w/ Hint Hint, Automaton
Sat Feb 8, the Vera Project, 7:30 pm. Jan 27 show canceled.
I'm about to pack it up and hit the road for some place less consumed with the notoriety of performance and the "business" of music-making; where I can find cerebral rock music without all the professional aspirations--a fabled land where rebellious innocence and artful defiance mean more than the promise of a fat label advance. I'm going home. I'm going back to... Everett.
From out of Kimberly-Clark's sprawling paper mill cloud comes Display, a band that's beginning to make Snohomish County look pretty damn inviting.
Take the Lester Bangs school of punk rock as academic pursuit, filter through a wall of archaic effects pedals with enough blinking lights to make even the most stoic gearhead swoon in disbelief, and you have something of a vague framework for the Display "sound." And although clouded in the obtuse sonic affectations only a religious devotion to the Kraut/post-punk altar could yield, Display somehow transcends the shrewd tedium of most aural academia, making a racket that's as volatile as it is calculated.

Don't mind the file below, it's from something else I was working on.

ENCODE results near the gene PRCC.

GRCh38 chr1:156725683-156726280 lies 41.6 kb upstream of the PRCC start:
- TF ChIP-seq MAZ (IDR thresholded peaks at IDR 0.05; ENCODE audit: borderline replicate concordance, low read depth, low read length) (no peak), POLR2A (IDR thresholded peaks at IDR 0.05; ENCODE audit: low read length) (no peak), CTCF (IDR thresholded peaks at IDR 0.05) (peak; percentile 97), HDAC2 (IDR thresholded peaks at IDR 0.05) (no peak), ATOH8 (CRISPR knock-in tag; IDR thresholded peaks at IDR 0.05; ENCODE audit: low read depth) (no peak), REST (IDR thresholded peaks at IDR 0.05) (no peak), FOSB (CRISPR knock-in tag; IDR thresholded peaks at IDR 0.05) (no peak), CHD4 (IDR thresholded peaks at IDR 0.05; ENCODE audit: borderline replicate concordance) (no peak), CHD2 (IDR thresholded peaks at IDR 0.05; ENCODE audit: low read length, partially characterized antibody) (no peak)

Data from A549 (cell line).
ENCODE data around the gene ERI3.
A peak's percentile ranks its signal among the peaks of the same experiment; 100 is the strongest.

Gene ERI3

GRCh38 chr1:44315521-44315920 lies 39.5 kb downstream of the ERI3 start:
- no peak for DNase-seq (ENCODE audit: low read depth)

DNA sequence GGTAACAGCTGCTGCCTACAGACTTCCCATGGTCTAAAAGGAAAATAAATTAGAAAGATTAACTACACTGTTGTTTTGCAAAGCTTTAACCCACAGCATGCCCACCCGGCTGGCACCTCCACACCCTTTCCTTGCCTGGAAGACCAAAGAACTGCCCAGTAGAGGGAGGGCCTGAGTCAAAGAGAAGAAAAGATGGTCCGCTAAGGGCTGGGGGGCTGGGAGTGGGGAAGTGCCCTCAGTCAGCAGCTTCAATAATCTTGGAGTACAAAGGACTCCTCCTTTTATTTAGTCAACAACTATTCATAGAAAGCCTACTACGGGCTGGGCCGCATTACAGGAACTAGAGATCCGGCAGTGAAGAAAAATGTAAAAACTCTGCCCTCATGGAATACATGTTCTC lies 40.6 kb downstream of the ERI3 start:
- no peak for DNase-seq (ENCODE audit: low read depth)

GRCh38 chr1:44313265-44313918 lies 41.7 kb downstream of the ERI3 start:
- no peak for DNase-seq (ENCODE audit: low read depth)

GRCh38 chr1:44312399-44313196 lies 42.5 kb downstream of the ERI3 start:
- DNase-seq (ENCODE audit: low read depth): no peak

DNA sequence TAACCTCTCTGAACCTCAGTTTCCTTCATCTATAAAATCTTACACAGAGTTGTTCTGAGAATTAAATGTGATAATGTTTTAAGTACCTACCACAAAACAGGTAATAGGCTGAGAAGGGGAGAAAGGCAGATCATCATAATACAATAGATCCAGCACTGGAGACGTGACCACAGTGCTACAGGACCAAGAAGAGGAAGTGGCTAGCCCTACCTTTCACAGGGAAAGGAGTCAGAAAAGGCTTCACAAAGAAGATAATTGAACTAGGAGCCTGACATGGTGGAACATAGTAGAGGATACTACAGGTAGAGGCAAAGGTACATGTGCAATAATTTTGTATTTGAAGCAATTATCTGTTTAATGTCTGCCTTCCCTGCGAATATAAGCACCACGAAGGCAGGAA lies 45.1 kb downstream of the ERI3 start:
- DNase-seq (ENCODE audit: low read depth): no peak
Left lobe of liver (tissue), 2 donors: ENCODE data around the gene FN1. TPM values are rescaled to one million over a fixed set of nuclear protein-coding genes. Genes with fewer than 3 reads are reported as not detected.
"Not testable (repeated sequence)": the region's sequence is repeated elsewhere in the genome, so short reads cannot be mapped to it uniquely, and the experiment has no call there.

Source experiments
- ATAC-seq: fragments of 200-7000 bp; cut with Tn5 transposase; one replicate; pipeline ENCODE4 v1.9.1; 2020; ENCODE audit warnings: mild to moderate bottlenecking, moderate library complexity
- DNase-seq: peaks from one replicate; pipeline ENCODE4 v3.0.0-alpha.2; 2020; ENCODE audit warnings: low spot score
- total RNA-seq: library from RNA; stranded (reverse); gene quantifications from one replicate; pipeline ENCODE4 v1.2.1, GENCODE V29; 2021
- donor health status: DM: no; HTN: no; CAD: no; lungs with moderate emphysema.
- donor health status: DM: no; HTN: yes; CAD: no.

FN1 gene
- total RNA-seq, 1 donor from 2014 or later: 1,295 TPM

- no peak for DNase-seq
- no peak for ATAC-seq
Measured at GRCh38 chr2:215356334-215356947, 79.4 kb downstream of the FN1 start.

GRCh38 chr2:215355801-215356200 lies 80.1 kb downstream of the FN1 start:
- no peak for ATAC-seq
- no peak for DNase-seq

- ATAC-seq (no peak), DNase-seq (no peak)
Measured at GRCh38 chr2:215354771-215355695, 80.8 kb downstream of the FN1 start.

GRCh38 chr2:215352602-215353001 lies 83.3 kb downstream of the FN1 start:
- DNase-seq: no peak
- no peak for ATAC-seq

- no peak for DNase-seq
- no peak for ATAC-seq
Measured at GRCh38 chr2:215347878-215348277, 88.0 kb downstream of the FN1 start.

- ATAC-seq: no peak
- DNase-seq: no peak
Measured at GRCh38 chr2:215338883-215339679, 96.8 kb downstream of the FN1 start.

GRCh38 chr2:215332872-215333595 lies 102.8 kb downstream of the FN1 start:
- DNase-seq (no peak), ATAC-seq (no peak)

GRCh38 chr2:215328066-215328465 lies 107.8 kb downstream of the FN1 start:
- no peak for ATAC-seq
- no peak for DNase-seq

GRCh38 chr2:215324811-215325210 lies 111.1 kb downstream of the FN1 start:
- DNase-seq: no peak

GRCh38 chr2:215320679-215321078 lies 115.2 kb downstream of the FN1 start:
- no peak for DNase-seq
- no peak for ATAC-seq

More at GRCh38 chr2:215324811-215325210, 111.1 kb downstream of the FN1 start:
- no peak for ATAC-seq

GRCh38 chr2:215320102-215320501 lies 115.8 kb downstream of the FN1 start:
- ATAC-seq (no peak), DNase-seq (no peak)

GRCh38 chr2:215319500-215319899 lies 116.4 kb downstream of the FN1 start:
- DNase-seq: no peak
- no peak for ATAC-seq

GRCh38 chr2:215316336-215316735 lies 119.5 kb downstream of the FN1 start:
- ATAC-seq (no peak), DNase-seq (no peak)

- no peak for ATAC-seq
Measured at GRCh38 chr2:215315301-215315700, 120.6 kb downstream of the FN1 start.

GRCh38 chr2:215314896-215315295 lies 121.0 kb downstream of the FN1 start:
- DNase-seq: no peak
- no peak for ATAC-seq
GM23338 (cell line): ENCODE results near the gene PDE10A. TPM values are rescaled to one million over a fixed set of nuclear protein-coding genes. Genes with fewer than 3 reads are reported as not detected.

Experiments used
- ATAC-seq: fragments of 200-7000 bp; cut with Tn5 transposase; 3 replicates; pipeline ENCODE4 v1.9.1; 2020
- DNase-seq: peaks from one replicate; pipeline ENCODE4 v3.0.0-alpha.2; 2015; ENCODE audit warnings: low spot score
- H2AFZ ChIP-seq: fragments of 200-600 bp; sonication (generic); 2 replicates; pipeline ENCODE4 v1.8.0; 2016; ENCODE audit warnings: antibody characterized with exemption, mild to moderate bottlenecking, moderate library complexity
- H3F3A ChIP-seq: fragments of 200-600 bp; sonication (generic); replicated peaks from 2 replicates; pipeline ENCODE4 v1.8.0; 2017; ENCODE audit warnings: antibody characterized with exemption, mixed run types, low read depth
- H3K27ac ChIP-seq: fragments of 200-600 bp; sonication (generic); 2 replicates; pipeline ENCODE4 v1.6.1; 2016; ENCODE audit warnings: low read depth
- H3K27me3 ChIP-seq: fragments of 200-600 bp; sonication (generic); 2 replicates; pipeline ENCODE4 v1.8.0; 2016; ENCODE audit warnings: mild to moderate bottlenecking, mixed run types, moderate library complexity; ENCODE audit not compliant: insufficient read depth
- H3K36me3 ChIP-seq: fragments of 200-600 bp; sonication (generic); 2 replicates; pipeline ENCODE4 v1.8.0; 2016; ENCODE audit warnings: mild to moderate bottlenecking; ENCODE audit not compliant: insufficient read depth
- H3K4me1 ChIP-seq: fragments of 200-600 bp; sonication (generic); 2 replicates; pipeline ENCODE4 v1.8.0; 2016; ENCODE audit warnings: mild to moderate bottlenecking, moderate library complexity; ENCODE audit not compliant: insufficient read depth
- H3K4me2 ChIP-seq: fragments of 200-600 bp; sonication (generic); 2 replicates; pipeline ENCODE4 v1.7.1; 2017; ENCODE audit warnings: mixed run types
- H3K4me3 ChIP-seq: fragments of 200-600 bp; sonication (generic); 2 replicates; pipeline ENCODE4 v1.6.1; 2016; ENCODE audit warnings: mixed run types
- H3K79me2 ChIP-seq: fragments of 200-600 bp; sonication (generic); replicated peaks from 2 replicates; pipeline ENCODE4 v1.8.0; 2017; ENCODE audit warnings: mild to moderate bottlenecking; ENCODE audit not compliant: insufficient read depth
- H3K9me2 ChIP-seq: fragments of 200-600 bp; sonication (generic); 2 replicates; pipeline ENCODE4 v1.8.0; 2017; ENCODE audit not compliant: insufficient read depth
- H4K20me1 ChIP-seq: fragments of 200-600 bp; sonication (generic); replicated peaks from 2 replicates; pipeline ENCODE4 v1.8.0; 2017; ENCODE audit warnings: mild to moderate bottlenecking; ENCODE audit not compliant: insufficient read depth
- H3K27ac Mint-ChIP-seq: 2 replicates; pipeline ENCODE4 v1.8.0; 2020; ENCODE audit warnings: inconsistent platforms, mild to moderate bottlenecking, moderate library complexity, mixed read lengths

The singular beauty of Display, or rather, one of the many beauties, is that in a city where even the most mediocre pop bands somehow see a need for a booking agent, a band as smart and invigorating as Display maintains such an absence of pretense. A modest, fervently autonomous three-piece (consisting of guitarist/vocalist Jeremy Cooper, bassist/vocalist Jim Paschall, and drummer "Dancey" Moore), the band has spent the last few months accumulating the means for a reasonably humble recording studio with which to record their debut, scheduled for self-release sometime later this year. For the time being, however, performance stands as their selling point--and Display's ardently demure delivery is powerhouse, yet deceptively inviting. There's no posture; only subversion presented as seemingly naive passivity. An art rock band that's as sincere as it is challenging-- what are the odds? All signs point to Everett.